In a previous post, I discussed how the school is continuing to reach out to potential students and parents and how one of those efforts was the production of a school promo video.
Now sure, you could hire a production company to do this, but that expertise isn’t readily available in Bamako, and where’s the fun in just throwing money at the problem? So, me being the tech coordinator, I volunteered to do it. Here’s the process I used.
If you use devices in your classroom for video projects, you might think it’s as simple as “pick up device and press record.” This is not the way to make anything even remotely professional. You’ll need to learn a little bit about film production and editing. I recommend reading About.com’s Classic Rules of Video Editing, the excellent Arstechnica howto Cheap Shots, and MediaCollege.com’s Shot Types page to get you started.
Figure out your approach.
You might be tempted to make a narrated video based around your school mission statement and if that’s the case then you should script and storyboard. We wanted the video to reflect our students voices so we decided to interview them off of a list of prepared questions and then organize the best quotes into themes. This required more time on the editing end, but also produced an organic feel. Location was a challenge – we scouted to find a decent backdrop that would have acceptable lighting in the harsh afternoon glare since we filmed between 1:30 and 2:45pm.
Use decent equipment.
We used two DSLR cameras for the interviews themselves. Two students were gracious enough to lend their personal units and their time to help us. The two-camera setup helped us switch angles during interviews to hide cuts. We used a third Olympus PEN series camera for the B-roll, although it would have been sufficient for the interviews as well. A shotgun mic was absolutely necessary to get good audio – don’t even bother using built-in mics on cameras. I borrowed one from our music teacher’s personal collection, but this kit from B&H includes everything you’ll need except a pair of headphones to monitor the audio. Use reflectors (ours were white posterboard) wherever you’re shooting, and turn off ACs and fans – you’ll notice that the audio. Also be aware of ambient temperature and battery status. A few times our DSLRs overheated outdoors, which is why we shot some interviews inside, and other times the batteries ran out. Finally, make sure you have ample drive space. I’d recommend two 1TB drives, one to hold the footage and one for backup.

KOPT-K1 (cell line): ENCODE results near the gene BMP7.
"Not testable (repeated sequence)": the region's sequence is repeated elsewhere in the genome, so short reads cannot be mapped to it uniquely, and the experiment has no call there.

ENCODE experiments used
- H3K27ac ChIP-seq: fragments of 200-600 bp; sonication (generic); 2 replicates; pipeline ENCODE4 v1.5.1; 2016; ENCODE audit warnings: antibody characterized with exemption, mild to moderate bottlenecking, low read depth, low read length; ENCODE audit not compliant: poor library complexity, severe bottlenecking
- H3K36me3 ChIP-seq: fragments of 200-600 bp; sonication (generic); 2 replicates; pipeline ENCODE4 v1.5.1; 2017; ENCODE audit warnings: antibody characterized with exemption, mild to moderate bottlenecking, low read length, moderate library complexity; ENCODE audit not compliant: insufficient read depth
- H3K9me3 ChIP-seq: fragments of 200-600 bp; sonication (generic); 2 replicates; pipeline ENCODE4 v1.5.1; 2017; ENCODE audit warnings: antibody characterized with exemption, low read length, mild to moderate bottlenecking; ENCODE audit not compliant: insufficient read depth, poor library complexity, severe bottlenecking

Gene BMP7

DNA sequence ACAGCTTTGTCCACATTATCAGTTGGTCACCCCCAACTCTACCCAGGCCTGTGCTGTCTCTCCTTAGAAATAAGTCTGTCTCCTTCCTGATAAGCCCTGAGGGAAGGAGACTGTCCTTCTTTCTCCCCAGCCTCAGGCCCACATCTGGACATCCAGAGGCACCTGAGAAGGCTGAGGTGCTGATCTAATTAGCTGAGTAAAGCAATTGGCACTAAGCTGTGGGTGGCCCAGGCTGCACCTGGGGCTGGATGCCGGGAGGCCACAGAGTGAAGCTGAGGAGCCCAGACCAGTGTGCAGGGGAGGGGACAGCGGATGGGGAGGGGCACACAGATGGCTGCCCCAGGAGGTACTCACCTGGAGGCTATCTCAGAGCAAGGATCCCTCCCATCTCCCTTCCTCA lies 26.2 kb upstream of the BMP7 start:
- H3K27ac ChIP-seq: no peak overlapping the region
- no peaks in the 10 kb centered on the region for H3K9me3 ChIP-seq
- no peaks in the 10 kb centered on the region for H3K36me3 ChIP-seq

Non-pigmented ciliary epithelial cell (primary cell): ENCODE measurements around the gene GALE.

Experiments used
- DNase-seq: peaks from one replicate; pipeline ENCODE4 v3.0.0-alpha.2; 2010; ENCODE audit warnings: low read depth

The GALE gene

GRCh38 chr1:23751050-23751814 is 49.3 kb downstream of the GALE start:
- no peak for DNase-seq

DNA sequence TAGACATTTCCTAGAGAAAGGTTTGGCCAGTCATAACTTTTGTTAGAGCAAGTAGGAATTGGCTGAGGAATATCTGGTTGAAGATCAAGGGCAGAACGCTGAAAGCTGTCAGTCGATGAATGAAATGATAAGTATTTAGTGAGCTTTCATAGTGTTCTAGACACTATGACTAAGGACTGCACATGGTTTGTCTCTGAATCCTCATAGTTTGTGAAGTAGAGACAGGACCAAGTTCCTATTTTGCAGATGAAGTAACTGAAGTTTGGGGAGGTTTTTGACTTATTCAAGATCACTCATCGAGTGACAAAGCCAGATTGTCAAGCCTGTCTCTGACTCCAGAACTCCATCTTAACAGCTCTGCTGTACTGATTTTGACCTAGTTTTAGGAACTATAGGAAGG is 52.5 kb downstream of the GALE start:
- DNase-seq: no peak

Schedule and conduct interviews.
I worked with classroom teachers to make a list of students who we thought would be well-spoken on camera and pulled them out of class to film them. The journalism class crewed the shoots: one student on each camera, one to do interviews, and one to manage reflectors. Each interview lasted a few minutes, but we probably used no more than 1 minute of footage from any single student and we completely junked some others that didn’t speak to a compelling theme.
During each interview I made mental notes of notable themes and examples, and directly after each shoot I pulled the relevant segments out of the footage and put them into the timeline of the story. As we did more an more interviews a few clear themes developed, which you can see emblazoned on the back transition slides between segments in the final video. Use prosumer or professional video software for this – I used Final Cut Pro. It took the multicam footage and combined it into a single clip, using the audio to sync them up. Saved me a ton of work.
I enlisted a student working for community service to transcribe the final interview segments into English and then translate them into French since we wanted to reach a francophone audience.
Above: the Google Doc we used to transcribe, translate, and annotate the interviews.
He did these in groups of 1-2 sentences, since that’s all that will fit on the screen at a time as a subtitle. Then he found the timecodes for each group so that we could make .srt files, which we uploaded to the YouTube video and embedded into the downloadable .m4v/.mp4 files by reencoding with Handbrake. Finally, we added a column to denote what kind of b-roll we’d need to shoot.
Shoot b-roll and add over main storyline.
Ideally you would have the journalism class doing this throughout the year and would communicate teachers so you catch them when they’re doing their most engaging lessons, but I was on a tight schedule and ended up doing everything within the space of a few weeks. I had to mix in some still images which worked alright, but video still looks better. The Olympus PEN cameras (E-PL1 and E-PL3) that I used were great for the price – they can be had for $250 or less on Amazon.
We uploaded ours to YouTube so that we could embed it on our main page. Since it’s aimed at prospective families, we also included a link under the Admissions menu. On the YouTube page we also include links to downloads in three sizes hosted on a remote server, since the internet in Mali is often too slow to load YouTube videos in real time and we didn’t want to host it on our school’s limited connection.
Finally, archive your footage. We don’t have enough space anyway to keep the ~250GB of footage I ended up having, but that didn’t stop me from being frustrated when, the day after I uploaded the final video, I dropped the drive with my raw footage and lost almost everything.